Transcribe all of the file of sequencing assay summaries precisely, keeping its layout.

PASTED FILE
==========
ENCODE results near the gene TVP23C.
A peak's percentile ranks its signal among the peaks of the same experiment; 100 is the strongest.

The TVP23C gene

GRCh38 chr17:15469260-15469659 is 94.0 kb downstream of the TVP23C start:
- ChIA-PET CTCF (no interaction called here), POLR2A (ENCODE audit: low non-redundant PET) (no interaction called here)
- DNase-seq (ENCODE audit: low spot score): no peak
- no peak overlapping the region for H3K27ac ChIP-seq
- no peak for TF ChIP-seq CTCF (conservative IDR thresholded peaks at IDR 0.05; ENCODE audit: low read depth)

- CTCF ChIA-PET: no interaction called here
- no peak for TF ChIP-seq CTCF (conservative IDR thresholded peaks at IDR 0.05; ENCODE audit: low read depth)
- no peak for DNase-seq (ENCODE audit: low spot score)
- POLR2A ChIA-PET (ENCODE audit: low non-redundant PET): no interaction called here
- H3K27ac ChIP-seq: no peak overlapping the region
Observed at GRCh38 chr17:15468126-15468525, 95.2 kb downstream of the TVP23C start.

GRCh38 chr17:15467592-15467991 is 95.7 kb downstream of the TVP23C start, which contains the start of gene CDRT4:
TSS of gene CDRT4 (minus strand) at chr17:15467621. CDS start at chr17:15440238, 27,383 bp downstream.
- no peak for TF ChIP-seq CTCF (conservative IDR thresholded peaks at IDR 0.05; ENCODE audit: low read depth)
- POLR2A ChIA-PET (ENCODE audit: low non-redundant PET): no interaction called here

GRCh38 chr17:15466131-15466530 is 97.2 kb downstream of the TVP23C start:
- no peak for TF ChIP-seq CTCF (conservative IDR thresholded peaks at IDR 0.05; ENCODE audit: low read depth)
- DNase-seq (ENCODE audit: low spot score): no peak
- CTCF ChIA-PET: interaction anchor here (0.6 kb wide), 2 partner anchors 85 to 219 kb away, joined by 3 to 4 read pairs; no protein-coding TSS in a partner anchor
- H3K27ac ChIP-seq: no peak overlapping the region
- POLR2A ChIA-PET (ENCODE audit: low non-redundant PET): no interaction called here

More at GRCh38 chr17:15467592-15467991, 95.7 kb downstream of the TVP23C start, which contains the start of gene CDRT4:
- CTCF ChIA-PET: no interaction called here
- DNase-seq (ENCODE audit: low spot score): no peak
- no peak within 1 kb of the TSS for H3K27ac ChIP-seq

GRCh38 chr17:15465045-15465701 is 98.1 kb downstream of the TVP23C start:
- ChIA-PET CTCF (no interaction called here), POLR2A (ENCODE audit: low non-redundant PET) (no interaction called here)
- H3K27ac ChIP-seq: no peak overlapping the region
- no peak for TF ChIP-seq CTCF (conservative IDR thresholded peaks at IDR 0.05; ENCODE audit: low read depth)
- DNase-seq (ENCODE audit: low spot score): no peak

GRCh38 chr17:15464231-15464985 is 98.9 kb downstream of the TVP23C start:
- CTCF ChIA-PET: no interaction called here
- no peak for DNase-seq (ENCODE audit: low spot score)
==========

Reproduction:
ENCODE results near the gene TVP23C.
A peak's percentile ranks its signal among the peaks of the same experiment; 100 is the strongest.

The TVP23C gene

GRCh38 chr17:15469260-15469659 is 94.0 kb downstream of the TVP23C start:
- ChIA-PET CTCF (no interaction called here), POLR2A (ENCODE audit: low non-redundant PET) (no interaction called here)
- DNase-seq (ENCODE audit: low spot score): no peak
- no peak overlapping the region for H3K27ac ChIP-seq
- no peak for TF ChIP-seq CTCF (conservative IDR thresholded peaks at IDR 0.05; ENCODE audit: low read depth)

- CTCF ChIA-PET: no interaction called here
- no peak for TF ChIP-seq CTCF (conservative IDR thresholded peaks at IDR 0.05; ENCODE audit: low read depth)
- no peak for DNase-seq (ENCODE audit: low spot score)
- POLR2A ChIA-PET (ENCODE audit: low non-redundant PET): no interaction called here
- H3K27ac ChIP-seq: no peak overlapping the region
Observed at GRCh38 chr17:15468126-15468525, 95.2 kb downstream of the TVP23C start.

GRCh38 chr17:15467592-15467991 is 95.7 kb downstream of the TVP23C start, which contains the start of gene CDRT4:
TSS of gene CDRT4 (minus strand) at chr17:15467621. CDS start at chr17:15440238, 27,383 bp downstream.
- no peak for TF ChIP-seq CTCF (conservative IDR thresholded peaks at IDR 0.05; ENCODE audit: low read depth)
- POLR2A ChIA-PET (ENCODE audit: low non-redundant PET): no interaction called here

GRCh38 chr17:15466131-15466530 is 97.2 kb downstream of the TVP23C start:
- no peak for TF ChIP-seq CTCF (conservative IDR thresholded peaks at IDR 0.05; ENCODE audit: low read depth)
- DNase-seq (ENCODE audit: low spot score): no peak
- CTCF ChIA-PET: interaction anchor here (0.6 kb wide), 2 partner anchors 85 to 219 kb away, joined by 3 to 4 read pairs; no protein-coding TSS in a partner anchor
- H3K27ac ChIP-seq: no peak overlapping the region
- POLR2A ChIA-PET (ENCODE audit: low non-redundant PET): no interaction called here

More at GRCh38 chr17:15467592-15467991, 95.7 kb downstream of the TVP23C start, which contains the start of gene CDRT4:
- CTCF ChIA-PET: no interaction called here
- DNase-seq (ENCODE audit: low spot score): no peak
- no peak within 1 kb of the TSS for H3K27ac ChIP-seq

GRCh38 chr17:15465045-15465701 is 98.1 kb downstream of the TVP23C start:
- ChIA-PET CTCF (no interaction called here), POLR2A (ENCODE audit: low non-redundant PET) (no interaction called here)
- H3K27ac ChIP-seq: no peak overlapping the region
- no peak for TF ChIP-seq CTCF (conservative IDR thresholded peaks at IDR 0.05; ENCODE audit: low read depth)
- DNase-seq (ENCODE audit: low spot score): no peak

GRCh38 chr17:15464231-15464985 is 98.9 kb downstream of the TVP23C start:
- CTCF ChIA-PET: no interaction called here
- no peak for DNase-seq (ENCODE audit: low spot score)